Anyway, lady luck had undoubtedly smiled on me, allowing me to put down roots in this wonderful country and to indulge my all-consuming passion for English with utter abandon. After a spell as a teacher of English and broadcaster at the Polish Section of the BBC, I enjoyed many adrenaline-charged years running public examinations, developing different types of qualifications for both English and Scottish authorities, carrying out linguistic research, copy editing and penning articles and books on English grammar, punctuation and usage. The sketches which form my section of this book are representative of my frolicsome style, offering a glimpse into my weird inner world, where humour and grammar blend into a whimsical mix.

82 – A post with a difference: Shafted in the shaft

This is what happened to me on 17th July 2015. While the tone of this post is jocular, I can promise you that I wasn’t laughing when all this was happening.


Aren’t they a marvellous invention, shopping trolleys? Mine, of sleek design and funky appearance, is rarely parted from me, and I wheel it around exuberantly. So it was to my stripy Rolser that I entrusted some books and other reading matter that day. The stuff was heavy, and I can’t be doing with attaché cases and the like. But one thing a loaded trolley doesn’t like is being dragged up the stairs, so there was only one thing for it – the lift, an invention nearly as marvellous as the trolley itself.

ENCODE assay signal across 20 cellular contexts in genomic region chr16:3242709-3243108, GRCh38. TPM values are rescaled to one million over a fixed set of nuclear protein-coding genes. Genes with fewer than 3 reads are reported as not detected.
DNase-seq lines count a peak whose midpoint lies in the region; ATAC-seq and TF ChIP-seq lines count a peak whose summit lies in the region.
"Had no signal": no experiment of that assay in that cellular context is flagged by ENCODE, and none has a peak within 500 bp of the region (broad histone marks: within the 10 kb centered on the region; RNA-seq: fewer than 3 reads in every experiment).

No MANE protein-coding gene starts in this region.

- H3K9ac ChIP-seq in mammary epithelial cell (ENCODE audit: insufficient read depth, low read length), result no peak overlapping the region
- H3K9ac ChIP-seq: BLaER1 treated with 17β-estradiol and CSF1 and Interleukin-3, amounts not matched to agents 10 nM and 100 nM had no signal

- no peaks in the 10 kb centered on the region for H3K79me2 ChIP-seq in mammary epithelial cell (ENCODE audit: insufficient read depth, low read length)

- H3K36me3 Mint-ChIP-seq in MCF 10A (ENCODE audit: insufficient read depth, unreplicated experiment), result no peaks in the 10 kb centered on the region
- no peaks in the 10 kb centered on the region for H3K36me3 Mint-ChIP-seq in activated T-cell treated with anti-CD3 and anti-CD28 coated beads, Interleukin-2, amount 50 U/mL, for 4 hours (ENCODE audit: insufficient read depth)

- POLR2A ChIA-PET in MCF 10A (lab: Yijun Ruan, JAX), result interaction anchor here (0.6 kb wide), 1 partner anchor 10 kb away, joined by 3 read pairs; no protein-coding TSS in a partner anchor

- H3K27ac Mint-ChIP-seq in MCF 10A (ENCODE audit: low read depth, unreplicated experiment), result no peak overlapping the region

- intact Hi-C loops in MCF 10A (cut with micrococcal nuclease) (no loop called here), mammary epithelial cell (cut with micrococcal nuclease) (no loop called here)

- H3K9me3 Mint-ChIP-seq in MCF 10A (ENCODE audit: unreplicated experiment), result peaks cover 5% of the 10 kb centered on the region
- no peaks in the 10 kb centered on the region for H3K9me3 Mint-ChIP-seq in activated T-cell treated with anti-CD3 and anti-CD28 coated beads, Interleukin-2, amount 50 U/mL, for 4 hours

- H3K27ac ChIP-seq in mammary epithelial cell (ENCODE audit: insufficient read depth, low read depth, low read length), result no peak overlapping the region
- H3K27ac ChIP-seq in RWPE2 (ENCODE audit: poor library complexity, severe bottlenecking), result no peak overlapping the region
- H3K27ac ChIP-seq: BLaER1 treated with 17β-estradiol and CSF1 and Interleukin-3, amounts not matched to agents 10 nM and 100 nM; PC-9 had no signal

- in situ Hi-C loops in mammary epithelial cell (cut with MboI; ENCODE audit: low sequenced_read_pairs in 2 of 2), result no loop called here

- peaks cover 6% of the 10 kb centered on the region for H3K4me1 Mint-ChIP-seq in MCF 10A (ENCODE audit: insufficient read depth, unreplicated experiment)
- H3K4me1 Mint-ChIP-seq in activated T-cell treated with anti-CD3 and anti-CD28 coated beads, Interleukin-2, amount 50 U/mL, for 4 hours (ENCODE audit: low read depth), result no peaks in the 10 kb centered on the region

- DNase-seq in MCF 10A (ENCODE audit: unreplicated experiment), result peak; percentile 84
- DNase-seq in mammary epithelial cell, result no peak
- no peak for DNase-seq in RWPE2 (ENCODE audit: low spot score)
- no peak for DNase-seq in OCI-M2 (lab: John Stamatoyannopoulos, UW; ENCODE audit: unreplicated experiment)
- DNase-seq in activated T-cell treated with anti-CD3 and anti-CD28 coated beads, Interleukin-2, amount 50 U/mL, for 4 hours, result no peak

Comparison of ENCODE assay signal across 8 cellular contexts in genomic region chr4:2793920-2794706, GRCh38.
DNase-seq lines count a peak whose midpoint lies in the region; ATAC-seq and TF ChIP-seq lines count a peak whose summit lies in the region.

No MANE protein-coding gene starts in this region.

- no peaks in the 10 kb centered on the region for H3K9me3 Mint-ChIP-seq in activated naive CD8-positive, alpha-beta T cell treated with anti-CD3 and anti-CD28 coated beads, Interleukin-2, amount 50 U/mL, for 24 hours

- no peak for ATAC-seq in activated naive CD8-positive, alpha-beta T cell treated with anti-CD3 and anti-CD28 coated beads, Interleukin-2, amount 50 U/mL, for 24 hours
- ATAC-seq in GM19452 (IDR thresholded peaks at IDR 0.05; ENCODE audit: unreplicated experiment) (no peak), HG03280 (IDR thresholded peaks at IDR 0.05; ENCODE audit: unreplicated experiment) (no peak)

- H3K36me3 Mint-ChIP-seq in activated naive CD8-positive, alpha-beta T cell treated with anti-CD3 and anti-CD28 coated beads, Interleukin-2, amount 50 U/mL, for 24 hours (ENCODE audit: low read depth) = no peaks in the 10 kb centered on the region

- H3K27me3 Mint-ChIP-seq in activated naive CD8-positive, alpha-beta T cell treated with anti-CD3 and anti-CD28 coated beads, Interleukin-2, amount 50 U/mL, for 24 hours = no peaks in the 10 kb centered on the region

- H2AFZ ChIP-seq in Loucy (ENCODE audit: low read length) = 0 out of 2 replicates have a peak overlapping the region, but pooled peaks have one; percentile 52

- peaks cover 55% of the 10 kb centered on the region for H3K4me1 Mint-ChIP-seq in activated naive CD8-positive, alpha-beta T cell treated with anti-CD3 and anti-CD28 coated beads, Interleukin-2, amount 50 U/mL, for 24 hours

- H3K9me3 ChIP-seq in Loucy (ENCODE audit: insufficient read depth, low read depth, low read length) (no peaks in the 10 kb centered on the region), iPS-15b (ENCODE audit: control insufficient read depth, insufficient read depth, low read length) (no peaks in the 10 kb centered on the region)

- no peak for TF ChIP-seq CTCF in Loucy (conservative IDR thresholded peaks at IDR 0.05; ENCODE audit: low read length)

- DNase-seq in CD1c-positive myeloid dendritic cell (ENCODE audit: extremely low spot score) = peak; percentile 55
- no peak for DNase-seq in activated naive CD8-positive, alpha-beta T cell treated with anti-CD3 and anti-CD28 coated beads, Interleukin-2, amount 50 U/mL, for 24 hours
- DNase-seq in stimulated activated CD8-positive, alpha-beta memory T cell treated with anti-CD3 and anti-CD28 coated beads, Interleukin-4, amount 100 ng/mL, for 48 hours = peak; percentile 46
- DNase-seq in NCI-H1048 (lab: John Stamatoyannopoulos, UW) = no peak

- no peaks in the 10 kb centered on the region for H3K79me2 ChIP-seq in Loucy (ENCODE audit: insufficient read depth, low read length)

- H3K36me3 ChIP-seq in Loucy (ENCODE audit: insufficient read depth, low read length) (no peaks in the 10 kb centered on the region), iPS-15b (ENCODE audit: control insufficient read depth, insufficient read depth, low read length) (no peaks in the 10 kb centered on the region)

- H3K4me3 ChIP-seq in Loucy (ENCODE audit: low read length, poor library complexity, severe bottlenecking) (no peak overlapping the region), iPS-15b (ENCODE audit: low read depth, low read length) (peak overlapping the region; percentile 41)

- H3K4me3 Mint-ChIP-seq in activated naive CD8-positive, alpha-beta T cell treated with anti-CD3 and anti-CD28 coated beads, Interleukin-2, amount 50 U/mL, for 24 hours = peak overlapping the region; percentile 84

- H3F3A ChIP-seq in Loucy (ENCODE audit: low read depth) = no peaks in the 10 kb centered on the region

Even though I rarely take lifts, I summoned this one unhesitatingly, stepped in gingerly and pressed the up-button – somewhat nonchalantly. The machine creaked, shook and commenced its upward crawl. As we inched upwards, I marvelled at this ancient piece of engineering and wondered whether it would qualify for a listed status – grade C, maybe? As I was pondering if a lift could actually be listed as an object of special architectural or historic interest, the thing came to a gentle stop. I grabbed my trolley and moved towards the door – only to find that there was no door.

I stood there, startled: where the hell has it gone? I looked around, but all I could see were walls – on all four sides. Good grief! I looked up, and there it was, a sliver of light at the very bottom of the door. But it was way above my head; even on tiptoe, I couldn’t reach it. How? Why? What the …? I looked around my trap: the only thing I could do – apart from screaming, obviously – was to press the buttons. One was the down-button, one was the up-button, one was the panic button and one was the stop button. Well, I certainly didn’t need that one! I pressed the up-button with all the force I could muster – nothing. I frantically pressed the down-button – not a thing.

The next logical thing was to scream at the top of my lungs, at which point it occurred to me that the panic button could also come in handy. Granted, pressing it didn’t offer any practical solution, but both actions produced the desired effect: after a spell of my hollering from the depths of the lift shaft, reinforced with the alarm bell, a female chin appeared high up in the small window positioned at the top of the lift door. The owner of the chin, a female council clerk, for I was in the offices of our borough council, looked down into the lift shaft.

“Have you pressed the button?”

Have I pressed the button!?! Never in the history of button-pressing has there been a more concerted effort expended on pressing the damn thing.